Mental health workers have been urged to commit to a “zero suicide” goal by deputy prime minister Nick Clegg, who is calling on trusts to introduce new measures that ensure no patient takes their own life.
Strategies to meet this goal could include continuing the contact between healthcare professionals and patients once they have been discharged from a ward, or providing information to friends and families about who to contact if they need help in the future, he said.
Speaking at an event at health charity the Kings Fund this morning, the deputy prime minister pointed to figures which show almost 4,700 people died by suicide in 2013 in England.
He challenged “every part of the NHS” to follow the lead of some trusts that had already introduced programmes which have demonstrated suicide is preventable.
”I’m issuing a call to every part of the NHS to commit to a new ambition for zero suicides of people in their care”
Mr Clegg pointed to one mental health programme by Mersey Care Trust which has established a dedicated team to develop personalised safety plans for patients.
These identify issues which can trigger patients’ negative thoughts, provide ways to deal with high-risk moments, and ensure friends and family know who to contact during a crisis.
The deputy prime minister said: “This isn’t about blame. It is about doing more in every area of our society to ensure that people don’t get to that point where they believe taking their life is their only option.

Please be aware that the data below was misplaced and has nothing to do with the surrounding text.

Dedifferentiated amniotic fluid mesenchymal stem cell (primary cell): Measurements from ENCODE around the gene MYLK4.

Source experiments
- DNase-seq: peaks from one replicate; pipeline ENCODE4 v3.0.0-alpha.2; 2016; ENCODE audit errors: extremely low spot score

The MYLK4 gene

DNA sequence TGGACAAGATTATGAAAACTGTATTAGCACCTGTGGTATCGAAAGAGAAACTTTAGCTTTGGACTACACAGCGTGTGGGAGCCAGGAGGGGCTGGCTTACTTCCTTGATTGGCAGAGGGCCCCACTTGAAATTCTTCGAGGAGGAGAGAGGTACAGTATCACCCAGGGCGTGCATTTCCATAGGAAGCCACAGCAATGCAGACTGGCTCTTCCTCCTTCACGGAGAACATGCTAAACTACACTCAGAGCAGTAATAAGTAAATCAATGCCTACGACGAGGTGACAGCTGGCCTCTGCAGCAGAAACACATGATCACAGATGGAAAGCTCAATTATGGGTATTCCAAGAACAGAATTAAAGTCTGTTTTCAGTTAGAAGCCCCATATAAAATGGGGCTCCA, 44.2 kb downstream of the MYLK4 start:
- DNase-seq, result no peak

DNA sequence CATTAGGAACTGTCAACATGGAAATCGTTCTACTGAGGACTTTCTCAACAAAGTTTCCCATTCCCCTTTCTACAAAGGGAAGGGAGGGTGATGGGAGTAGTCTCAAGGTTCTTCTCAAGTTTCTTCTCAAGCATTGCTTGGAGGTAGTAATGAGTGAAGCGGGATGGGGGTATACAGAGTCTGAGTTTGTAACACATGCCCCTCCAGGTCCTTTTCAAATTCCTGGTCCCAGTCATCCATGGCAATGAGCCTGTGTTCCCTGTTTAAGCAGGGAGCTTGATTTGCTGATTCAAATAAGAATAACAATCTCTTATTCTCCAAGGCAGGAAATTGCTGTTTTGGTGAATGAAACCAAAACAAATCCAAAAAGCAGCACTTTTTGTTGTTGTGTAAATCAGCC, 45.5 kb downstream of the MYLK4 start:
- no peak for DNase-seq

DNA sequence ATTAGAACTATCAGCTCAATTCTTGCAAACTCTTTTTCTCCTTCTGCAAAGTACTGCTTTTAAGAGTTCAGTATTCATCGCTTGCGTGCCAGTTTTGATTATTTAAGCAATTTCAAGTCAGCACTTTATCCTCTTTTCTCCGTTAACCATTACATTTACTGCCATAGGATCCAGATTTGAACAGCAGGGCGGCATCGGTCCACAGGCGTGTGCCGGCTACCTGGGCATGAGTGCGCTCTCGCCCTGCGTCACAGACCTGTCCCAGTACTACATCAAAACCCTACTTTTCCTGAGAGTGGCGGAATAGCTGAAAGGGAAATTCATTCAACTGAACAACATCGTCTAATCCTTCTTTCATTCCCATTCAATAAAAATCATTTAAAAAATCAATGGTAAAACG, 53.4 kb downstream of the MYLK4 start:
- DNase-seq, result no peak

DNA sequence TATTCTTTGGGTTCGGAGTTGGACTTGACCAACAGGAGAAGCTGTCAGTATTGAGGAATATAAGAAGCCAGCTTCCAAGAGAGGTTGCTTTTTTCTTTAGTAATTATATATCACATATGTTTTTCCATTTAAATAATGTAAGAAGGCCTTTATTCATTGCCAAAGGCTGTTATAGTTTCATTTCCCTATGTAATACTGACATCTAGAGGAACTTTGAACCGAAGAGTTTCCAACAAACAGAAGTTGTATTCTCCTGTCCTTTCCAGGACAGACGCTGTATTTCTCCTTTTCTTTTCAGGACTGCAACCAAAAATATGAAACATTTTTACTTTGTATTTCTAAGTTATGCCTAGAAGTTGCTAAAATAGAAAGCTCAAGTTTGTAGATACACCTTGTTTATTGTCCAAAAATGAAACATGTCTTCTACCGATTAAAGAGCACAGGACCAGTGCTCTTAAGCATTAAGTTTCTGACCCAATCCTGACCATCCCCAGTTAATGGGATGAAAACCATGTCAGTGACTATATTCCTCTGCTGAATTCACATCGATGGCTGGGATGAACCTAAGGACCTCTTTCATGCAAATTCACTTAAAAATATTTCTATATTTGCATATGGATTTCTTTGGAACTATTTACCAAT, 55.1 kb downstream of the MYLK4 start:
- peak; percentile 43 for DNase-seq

“This includes in our health system. That’s why today I’m issuing a call to every part of the NHS to commit to a new ambition for zero suicides of people in their care.”
The Royal College of Nursing has welcomed the announcement but called for more investment in mental health nurses.
RCN general secretary and chief executive Peter Carter said: “By investing in mental health nursing, the NHS can be a world leader in mental health and suicide prevention.
“It would be a tragedy if services were allowed to slip backwards due to a lack of investment just when the politicians are expressing enlightened views and laudable ambitions.”
Stephen Dalton, chief executive of the Mental Health Network, which represents NHS mental health and learning disability service providers, said: “The Liberal Democrats are rightly focussing on the ground-breaking work NHS funded providers are doing to reduce harm. There can be no more important goal than reducing, and in time eliminating, avoidable deaths.”
He added: “[Our challenge] to the new government in May is that they give the same priority to reducing harm in mental health as they have in physical healthcare.”